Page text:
Why I Love Profit First: How I Implement it + How You Can Too

When I left my job to start my business, I knew there was one thing I had to get right: the finances. We often become so wrapped up in how to keep money coming in that we don’t pause to think about how we actually manage that money. 

Just as with our personal finances, our business finances require careful management. We need to save for future equipment costs, for the rainy day we hope will never come, and for taxes. 

And above all, we need our business to actually make us some money! The saying goes that an entrepreneur will work 60 hours a week to avoid working 40 hours for someone else, but the truth is, it’s not just the freedom of not having a boss that attracts us to this life, it’s the freedom of being able to make more money. 

That’s why Profit First has been essential.

What is Profit First?

Profit First is a book and method by Mike Michalowicz, Profit First is about taking your profit first (like the pay-yourself-first method of personal budgeting) so you will always turn a profit. Of course, it is both this simple and not this simple in practice. 

Profit First turns the traditional accounting model on its head. Instead of: 

Income – Expenses = Profit 

Profit First challenges you to look at it like this:

Income – Profit = Expenses 

In other words, you don’t spend more than you can afford to without eating into your desired profit

It stops you from calculating profit later and puts it as a priority.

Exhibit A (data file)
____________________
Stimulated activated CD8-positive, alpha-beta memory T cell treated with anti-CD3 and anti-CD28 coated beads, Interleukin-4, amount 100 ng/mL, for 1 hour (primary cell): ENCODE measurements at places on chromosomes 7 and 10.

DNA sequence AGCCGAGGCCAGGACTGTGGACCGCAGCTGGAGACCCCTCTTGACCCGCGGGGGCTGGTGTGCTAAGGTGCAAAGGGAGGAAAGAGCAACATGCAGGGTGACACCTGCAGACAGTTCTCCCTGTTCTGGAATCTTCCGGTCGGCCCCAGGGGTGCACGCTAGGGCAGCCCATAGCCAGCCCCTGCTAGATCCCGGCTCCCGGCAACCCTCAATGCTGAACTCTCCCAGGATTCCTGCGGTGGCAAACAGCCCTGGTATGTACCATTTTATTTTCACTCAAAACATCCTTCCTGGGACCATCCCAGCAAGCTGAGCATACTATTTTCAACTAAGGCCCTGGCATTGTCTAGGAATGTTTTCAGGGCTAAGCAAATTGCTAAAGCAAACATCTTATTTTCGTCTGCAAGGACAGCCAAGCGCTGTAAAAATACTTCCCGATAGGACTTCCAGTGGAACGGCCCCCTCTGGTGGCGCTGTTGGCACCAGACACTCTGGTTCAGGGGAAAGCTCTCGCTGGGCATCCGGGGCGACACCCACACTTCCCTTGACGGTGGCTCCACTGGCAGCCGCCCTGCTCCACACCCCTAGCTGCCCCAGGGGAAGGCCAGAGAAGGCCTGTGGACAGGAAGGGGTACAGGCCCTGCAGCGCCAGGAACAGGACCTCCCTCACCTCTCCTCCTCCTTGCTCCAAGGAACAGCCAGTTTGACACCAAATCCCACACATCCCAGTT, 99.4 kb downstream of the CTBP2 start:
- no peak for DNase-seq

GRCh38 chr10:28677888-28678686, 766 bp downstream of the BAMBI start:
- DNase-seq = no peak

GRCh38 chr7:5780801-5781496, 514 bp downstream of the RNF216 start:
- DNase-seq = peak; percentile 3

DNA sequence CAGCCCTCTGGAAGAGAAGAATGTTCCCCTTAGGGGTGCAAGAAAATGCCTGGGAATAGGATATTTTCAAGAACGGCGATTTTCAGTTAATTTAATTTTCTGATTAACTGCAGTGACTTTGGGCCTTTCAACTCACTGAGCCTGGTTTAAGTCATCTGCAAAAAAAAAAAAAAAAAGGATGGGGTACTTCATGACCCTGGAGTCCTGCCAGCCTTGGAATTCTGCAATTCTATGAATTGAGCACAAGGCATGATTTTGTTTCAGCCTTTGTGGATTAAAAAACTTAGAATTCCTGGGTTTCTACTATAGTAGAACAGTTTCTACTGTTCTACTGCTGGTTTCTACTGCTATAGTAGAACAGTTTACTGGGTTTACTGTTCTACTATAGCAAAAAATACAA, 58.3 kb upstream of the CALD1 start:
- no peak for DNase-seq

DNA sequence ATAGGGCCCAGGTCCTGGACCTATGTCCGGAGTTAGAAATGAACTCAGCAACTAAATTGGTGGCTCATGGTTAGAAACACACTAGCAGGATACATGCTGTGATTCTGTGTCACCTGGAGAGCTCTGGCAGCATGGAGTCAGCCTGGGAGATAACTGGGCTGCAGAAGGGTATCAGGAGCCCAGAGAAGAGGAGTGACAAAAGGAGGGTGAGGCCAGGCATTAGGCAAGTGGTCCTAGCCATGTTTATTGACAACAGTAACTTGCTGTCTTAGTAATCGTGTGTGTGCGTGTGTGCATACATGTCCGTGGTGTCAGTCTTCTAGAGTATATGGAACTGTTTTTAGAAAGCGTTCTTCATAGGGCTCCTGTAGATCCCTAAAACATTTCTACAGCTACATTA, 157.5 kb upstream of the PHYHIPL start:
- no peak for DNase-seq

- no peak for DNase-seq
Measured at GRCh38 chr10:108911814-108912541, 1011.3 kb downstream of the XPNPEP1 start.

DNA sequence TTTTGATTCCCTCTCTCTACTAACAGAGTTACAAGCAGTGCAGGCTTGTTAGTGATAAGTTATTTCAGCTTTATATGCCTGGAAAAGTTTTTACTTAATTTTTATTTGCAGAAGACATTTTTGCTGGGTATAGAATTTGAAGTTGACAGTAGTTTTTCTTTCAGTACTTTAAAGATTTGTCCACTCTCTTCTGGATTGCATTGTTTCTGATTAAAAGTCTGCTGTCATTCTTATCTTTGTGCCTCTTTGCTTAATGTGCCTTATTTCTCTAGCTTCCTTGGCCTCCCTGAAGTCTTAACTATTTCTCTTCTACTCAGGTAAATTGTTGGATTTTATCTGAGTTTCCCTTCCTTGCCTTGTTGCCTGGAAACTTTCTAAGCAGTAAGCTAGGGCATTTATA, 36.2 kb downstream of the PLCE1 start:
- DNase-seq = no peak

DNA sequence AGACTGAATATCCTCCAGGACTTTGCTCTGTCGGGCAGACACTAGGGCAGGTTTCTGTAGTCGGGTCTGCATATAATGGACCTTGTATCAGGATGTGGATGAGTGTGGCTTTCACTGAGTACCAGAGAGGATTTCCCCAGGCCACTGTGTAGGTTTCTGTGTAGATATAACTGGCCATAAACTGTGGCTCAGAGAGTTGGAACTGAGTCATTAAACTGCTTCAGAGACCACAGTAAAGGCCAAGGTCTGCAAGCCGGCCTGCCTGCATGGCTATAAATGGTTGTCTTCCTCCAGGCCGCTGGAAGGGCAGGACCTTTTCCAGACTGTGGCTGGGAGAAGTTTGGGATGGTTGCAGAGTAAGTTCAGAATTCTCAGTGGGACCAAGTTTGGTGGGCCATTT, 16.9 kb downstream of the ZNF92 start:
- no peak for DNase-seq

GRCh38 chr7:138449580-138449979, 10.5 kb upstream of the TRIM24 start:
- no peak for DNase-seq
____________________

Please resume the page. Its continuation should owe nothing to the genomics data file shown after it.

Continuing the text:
Mike recommends that you not only take your profit first but use an envelope system for budgeting for your business so the profit you take is never eaten by the business. Mike recommends using the following different bank accounts to do this: 

  • INCOME: A main account, in which all incoming money is fed into 
  • OWNER’S COMPENSATION: The money you get for your salary 
  • TAX: To pay the tax you owe 
  • OPERATING EXPENSES: the account all your expenses are paid from 
  • PROFIT: Where you hold your profit 

For some businesses, he also recommends additional accounts: 

  • PAYROLL: where employee pay is held (this is also useful for those who outsource or use contractors) 
  • VAULT: a rainy day fund 

Why does Profit First matter?

When I was freelancing on the side of my full-time job, I had no idea what my profit was. I had no idea how much to put aside for tax and long-term expenses. Like so many freelancers and business owners, tax time was a source of stress for me, as I just hoped I had the money to pay what I owed. 

Fortunately, that’s not the way it has to be. When you implement Profit First, you have plenty put aside for expenses like these, and even have money left over to give yourself a bonus. 

How to Implement Profit First

First, Actually Look at Your Finances

You’d think that running a business would make paying attention to your financial information essential. And it does – but you may be surprised (or not!) to find out that freelancers and business owners can go around with the same blinkers on as everyone else, and do everything but look at their financial health. 

Income and profit are not the same thing. Huge revenue numbers won’t make your business a success alone. After all, if you aren’t profitable, are you really successful? As Mike reveals in his book, even large businesses can leave the owner struggling to pay their bills. In other words, the business appears as a success, but it isn’t really healthy. 

So, you need to know where you stand. Do you have any savings? Are you starting from zero? Does the thought of getting real about your business’s financial health spark panic? If so, all the more reason to take this step. Look at it all. 

Next, Open the Necessary Bank Accounts